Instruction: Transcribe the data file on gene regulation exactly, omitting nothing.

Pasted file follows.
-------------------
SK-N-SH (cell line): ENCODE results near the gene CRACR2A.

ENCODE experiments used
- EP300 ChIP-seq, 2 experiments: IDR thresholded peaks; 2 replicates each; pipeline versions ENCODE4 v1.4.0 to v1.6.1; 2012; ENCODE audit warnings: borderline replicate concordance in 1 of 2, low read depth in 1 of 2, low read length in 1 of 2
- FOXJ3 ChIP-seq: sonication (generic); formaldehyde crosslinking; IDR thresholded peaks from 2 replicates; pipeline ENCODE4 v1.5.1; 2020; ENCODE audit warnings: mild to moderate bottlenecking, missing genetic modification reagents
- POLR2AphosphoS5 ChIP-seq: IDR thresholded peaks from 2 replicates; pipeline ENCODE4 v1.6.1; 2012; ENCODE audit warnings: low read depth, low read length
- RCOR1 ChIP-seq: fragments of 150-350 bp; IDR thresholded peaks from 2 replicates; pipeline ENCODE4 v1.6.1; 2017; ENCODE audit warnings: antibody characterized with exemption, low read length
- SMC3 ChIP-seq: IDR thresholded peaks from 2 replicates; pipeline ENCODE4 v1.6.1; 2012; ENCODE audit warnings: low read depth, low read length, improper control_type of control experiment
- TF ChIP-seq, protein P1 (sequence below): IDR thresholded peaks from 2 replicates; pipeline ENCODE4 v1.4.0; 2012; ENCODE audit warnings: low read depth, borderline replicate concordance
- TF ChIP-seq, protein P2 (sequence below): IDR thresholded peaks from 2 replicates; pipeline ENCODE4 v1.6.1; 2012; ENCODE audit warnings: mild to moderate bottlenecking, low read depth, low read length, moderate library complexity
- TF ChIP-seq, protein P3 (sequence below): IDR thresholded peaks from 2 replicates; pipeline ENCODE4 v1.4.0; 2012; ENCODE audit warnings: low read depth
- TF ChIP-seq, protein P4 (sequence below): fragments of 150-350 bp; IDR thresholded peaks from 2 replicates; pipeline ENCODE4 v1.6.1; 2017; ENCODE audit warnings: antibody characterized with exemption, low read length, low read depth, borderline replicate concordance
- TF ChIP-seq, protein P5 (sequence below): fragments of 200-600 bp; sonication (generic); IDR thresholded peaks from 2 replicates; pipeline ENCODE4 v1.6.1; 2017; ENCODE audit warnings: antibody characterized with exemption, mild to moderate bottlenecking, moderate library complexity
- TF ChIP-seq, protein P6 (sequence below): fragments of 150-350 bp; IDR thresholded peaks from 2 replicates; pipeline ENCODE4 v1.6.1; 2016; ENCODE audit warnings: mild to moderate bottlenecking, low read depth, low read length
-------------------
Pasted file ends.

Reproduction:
SK-N-SH (cell line): ENCODE results near the gene CRACR2A.

ENCODE experiments used
- EP300 ChIP-seq, 2 experiments: IDR thresholded peaks; 2 replicates each; pipeline versions ENCODE4 v1.4.0 to v1.6.1; 2012; ENCODE audit warnings: borderline replicate concordance in 1 of 2, low read depth in 1 of 2, low read length in 1 of 2
- FOXJ3 ChIP-seq: sonication (generic); formaldehyde crosslinking; IDR thresholded peaks from 2 replicates; pipeline ENCODE4 v1.5.1; 2020; ENCODE audit warnings: mild to moderate bottlenecking, missing genetic modification reagents
- POLR2AphosphoS5 ChIP-seq: IDR thresholded peaks from 2 replicates; pipeline ENCODE4 v1.6.1; 2012; ENCODE audit warnings: low read depth, low read length
- RCOR1 ChIP-seq: fragments of 150-350 bp; IDR thresholded peaks from 2 replicates; pipeline ENCODE4 v1.6.1; 2017; ENCODE audit warnings: antibody characterized with exemption, low read length
- SMC3 ChIP-seq: IDR thresholded peaks from 2 replicates; pipeline ENCODE4 v1.6.1; 2012; ENCODE audit warnings: low read depth, low read length, improper control_type of control experiment
- TF ChIP-seq, protein P1 (sequence below): IDR thresholded peaks from 2 replicates; pipeline ENCODE4 v1.4.0; 2012; ENCODE audit warnings: low read depth, borderline replicate concordance
- TF ChIP-seq, protein P2 (sequence below): IDR thresholded peaks from 2 replicates; pipeline ENCODE4 v1.6.1; 2012; ENCODE audit warnings: mild to moderate bottlenecking, low read depth, low read length, moderate library complexity
- TF ChIP-seq, protein P3 (sequence below): IDR thresholded peaks from 2 replicates; pipeline ENCODE4 v1.4.0; 2012; ENCODE audit warnings: low read depth
- TF ChIP-seq, protein P4 (sequence below): fragments of 150-350 bp; IDR thresholded peaks from 2 replicates; pipeline ENCODE4 v1.6.1; 2017; ENCODE audit warnings: antibody characterized with exemption, low read length, low read depth, borderline replicate concordance
- TF ChIP-seq, protein P5 (sequence below): fragments of 200-600 bp; sonication (generic); IDR thresholded peaks from 2 replicates; pipeline ENCODE4 v1.6.1; 2017; ENCODE audit warnings: antibody characterized with exemption, mild to moderate bottlenecking, moderate library complexity
- TF ChIP-seq, protein P6 (sequence below): fragments of 150-350 bp; IDR thresholded peaks from 2 replicates; pipeline ENCODE4 v1.6.1; 2016; ENCODE audit warnings: mild to moderate bottlenecking, low read depth, low read length